So Britain’s future shall be great
—Or small. To your true hearts is
given a sovereign duty to the state.

In her article “White Feathers and Wounded Men: Female Patriotism and the Memory of the Great War,” Gullac quote the approving words of the Mayor of London, directed towards women: “Is your ‘Best Boy’ wearing Khaki?…If not don’t YOU THINK he should be? If he does not think that you and your country are worth fighting for—do you think he is worthy of you? Don’t pity the girl who is alone—her young man is probably a soldier—fighting for her and her country—and for You. If your young man neglects his duty to his King and Country, the time may come when he will Neglect You. Think it over—then ask him to JOIN THE ARMY TO DAY!” The point is that the women who participated in the “Order of the White Feather,” had wide public support and wives and mothers and sweethearts were exhorted by mass media and by propaganda posters to reject men who would not join the military. Men were also directly addressed by the propaganda posters, which also employed a tactic of shame, implying a dereliction of duty and suggesting that their own families would reject them if they did not do their duty.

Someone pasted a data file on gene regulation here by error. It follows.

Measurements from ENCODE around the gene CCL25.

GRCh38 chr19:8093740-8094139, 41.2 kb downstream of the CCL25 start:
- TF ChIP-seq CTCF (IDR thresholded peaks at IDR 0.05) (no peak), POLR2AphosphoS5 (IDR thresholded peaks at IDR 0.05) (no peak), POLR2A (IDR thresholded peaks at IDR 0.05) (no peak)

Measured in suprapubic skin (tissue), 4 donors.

In his 2012 book Britain and World War One, Alan G. V. Simmonds explained how these shaming tactics were shaped by government propaganda: “..what began as a politicians’ and diplomats’ war declared for reasons of economic security and European hegemony became a struggle for national unity, civilization, liberty and for the protection of Britain’s Empire and her essentially Victorian way of life. The threat of all of this was a powerful reason for men to enlist, but it proved insufficient to satisfy the Army’s ever-growing need for recruits.” One of the earlier attempts at blackmailing men into joining the military was the innocent sounding Pals Battalions, which, as Simmonds expressed it, “successfully embodied powerful forces of peer pressure and civic pride. Groups of men, linked by a common bond of professional, recreational or emotional ties, were encouraged to join up together in units that combined a strong sense of local identity with group solidarity, along with an opportunity to exploit alternative loyalties for which to fight other than ‘King and Country.'” Another way of explaining the Pals’ Battalions was a way to encourage young men who were not necessarily invested in the British Empire to join up. These recruits would more likely be middle class but without the public school privileges enjoyed by the upper ranks and the working classes who owed little to what was a campaign to preserve the power of the upper classes.